The "English" or half-english characters, who come in sometimes as foils, are also rather of the stick, sticky.
A word in your ear—that pleasant half-english face is the face of the Governor's daughter.
You see you speak our language, Mr. Gotobed, and we can't help thinking you are half-english.
She was half-english, half-Polynesian, and a really and truly queen.
The study of the behaviour of the "half-english" during the war has an inherent air of reality and moderation.
"people of England; the speech of England," Old English Englisc (contrasted to Denisc, Frencisce, etc.), from Engle (plural) "the Angles," the name of one of the Germanic groups that overran the island 5c., supposedly so-called because Angul, the land they inhabited on the Jutland coast, was shaped like a fish hook (see angle (n.)).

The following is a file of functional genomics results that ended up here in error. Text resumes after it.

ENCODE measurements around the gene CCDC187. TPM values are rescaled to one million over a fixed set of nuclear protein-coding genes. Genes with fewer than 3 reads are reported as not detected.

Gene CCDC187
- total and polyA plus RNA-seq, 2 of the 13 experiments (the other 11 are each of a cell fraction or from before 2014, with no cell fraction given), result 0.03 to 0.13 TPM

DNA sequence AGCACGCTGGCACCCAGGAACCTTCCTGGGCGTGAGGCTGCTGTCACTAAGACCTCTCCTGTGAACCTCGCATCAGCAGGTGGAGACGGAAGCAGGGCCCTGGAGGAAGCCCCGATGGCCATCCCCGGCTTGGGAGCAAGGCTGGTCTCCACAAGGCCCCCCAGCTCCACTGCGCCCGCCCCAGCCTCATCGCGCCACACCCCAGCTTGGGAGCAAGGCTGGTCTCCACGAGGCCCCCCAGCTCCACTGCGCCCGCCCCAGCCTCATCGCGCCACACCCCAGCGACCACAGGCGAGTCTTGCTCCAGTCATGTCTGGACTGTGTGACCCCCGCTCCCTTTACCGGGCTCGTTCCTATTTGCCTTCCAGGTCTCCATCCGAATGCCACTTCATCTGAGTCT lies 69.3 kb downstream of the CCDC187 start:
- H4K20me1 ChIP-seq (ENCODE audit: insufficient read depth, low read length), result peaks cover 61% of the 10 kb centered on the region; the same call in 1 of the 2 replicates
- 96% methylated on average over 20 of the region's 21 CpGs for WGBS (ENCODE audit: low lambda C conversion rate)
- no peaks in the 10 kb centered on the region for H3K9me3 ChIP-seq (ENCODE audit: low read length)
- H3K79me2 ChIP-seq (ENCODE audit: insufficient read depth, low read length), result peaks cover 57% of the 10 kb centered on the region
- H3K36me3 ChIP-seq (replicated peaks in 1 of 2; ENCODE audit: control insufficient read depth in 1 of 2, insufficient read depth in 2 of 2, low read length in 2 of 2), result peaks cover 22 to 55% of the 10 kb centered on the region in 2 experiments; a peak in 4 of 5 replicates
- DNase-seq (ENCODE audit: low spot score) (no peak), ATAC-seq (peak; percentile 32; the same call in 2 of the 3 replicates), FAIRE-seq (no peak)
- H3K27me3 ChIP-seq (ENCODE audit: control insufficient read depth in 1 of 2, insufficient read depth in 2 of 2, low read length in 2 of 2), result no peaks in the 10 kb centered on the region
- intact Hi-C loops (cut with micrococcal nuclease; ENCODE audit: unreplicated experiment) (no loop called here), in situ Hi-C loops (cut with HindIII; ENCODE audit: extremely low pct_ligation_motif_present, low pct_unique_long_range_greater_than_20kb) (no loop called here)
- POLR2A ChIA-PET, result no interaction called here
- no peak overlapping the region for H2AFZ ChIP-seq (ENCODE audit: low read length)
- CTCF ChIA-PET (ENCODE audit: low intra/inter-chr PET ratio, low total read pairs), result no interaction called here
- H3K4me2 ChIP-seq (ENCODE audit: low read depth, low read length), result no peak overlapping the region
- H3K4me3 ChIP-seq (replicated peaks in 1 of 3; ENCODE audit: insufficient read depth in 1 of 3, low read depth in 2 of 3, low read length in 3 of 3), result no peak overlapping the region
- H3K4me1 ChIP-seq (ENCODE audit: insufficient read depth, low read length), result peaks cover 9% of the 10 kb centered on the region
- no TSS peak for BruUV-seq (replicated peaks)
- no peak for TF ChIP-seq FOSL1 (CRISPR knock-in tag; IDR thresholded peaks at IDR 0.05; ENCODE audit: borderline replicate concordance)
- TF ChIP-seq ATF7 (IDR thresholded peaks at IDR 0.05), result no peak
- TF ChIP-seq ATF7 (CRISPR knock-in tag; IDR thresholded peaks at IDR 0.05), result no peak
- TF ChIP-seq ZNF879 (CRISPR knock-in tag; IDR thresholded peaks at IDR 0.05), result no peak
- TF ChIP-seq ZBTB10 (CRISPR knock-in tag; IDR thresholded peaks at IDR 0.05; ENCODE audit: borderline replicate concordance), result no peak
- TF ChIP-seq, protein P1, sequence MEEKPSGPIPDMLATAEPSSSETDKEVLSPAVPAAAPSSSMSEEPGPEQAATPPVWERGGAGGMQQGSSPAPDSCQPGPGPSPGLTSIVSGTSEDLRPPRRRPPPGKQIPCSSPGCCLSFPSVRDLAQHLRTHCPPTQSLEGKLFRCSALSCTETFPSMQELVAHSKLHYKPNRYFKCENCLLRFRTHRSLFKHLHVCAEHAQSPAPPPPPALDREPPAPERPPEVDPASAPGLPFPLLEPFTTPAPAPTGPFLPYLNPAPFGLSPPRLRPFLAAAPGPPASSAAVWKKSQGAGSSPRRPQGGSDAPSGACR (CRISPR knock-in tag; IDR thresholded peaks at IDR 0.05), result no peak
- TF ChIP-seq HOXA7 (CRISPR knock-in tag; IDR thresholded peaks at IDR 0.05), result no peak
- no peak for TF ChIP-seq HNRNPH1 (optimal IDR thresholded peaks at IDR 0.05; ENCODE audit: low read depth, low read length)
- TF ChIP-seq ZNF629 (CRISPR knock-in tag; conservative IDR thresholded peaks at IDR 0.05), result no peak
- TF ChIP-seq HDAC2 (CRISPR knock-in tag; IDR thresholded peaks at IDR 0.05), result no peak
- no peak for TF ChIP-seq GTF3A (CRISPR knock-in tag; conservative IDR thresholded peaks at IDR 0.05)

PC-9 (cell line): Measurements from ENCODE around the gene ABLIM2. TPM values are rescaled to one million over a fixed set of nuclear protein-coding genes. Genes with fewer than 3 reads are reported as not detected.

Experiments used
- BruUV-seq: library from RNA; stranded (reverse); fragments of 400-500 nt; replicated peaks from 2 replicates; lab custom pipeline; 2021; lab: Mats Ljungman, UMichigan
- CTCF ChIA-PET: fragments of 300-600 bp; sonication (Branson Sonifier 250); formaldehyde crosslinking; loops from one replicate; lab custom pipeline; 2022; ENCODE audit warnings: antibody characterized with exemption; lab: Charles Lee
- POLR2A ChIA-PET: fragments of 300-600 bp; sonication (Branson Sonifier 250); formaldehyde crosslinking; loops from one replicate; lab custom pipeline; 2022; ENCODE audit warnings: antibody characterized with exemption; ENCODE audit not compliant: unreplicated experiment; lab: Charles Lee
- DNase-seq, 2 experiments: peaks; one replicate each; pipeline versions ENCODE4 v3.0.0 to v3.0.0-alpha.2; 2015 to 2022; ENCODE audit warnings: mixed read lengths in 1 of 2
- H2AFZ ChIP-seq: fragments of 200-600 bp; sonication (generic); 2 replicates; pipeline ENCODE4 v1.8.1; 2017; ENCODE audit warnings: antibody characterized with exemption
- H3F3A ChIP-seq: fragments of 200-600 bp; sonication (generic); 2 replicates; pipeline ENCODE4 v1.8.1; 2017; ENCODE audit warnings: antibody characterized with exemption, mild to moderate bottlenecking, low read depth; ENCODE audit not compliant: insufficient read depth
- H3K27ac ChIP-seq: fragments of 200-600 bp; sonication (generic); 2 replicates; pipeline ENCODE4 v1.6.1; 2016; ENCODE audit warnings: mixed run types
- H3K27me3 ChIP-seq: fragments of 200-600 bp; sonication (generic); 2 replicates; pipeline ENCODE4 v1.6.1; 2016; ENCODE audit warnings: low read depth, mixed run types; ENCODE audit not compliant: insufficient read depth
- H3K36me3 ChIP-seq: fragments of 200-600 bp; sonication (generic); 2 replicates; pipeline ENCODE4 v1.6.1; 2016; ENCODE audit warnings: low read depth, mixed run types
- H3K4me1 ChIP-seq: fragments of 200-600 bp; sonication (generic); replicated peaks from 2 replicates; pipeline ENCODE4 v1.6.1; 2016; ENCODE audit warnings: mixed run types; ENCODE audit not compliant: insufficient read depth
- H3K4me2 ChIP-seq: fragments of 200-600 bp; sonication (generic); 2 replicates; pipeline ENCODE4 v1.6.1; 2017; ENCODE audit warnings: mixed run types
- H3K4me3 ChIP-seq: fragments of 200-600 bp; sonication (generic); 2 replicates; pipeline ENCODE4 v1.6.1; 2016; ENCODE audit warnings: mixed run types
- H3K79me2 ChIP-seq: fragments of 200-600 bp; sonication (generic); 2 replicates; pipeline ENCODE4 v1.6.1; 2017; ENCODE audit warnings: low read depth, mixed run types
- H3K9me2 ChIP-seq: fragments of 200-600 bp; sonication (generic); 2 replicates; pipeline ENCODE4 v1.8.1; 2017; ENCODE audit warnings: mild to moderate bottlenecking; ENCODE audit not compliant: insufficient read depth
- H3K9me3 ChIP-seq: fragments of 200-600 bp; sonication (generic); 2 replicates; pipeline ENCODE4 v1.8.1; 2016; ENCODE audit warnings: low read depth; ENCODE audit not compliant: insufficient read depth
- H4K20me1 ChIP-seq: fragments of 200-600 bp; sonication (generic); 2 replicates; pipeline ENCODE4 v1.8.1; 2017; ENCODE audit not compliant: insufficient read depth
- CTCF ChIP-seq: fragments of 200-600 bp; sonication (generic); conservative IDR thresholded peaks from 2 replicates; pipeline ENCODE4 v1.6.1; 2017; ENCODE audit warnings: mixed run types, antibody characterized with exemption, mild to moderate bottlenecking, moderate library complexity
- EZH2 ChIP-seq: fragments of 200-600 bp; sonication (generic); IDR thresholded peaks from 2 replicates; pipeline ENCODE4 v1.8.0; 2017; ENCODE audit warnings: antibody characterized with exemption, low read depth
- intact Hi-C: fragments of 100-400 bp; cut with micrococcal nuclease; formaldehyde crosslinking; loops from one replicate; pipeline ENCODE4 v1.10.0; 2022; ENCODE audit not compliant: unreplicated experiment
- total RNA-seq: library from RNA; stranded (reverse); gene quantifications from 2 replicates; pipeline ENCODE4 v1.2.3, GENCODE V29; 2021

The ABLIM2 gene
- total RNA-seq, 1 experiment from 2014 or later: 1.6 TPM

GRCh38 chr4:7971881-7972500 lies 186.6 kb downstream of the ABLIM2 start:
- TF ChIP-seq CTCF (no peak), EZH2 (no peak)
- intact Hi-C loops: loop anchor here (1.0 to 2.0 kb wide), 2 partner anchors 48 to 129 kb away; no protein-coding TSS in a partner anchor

The term was used from earliest times without distinction for all the Germanic invaders -- Angles, Saxon, Jutes (Bede's gens Anglorum) -- and applied to their group of related languages by Alfred the Great. After 1066, of the population of England (as distinguished from Normans and French), a distinction which lasted only about a generation.
In pronunciation, "En-" has become "In-," but the older spelling has remained. Meaning "English language or literature as a subject at school" is from 1889. As an adjective, "of or belonging to England," from late 13c. Old English is from early 13c.
"spin imparted to a ball" (as in billiards), 1860, from French anglé "angled" (see angle (n.)), which is similar to Anglais "English."
A spin imparted to a billiard ball, tennis ball, etc, to make it curve
[1860s+; fr French angle, ''angled'' similar to Anglais,''English'']
An English muffin (1950s+ Lunch counter)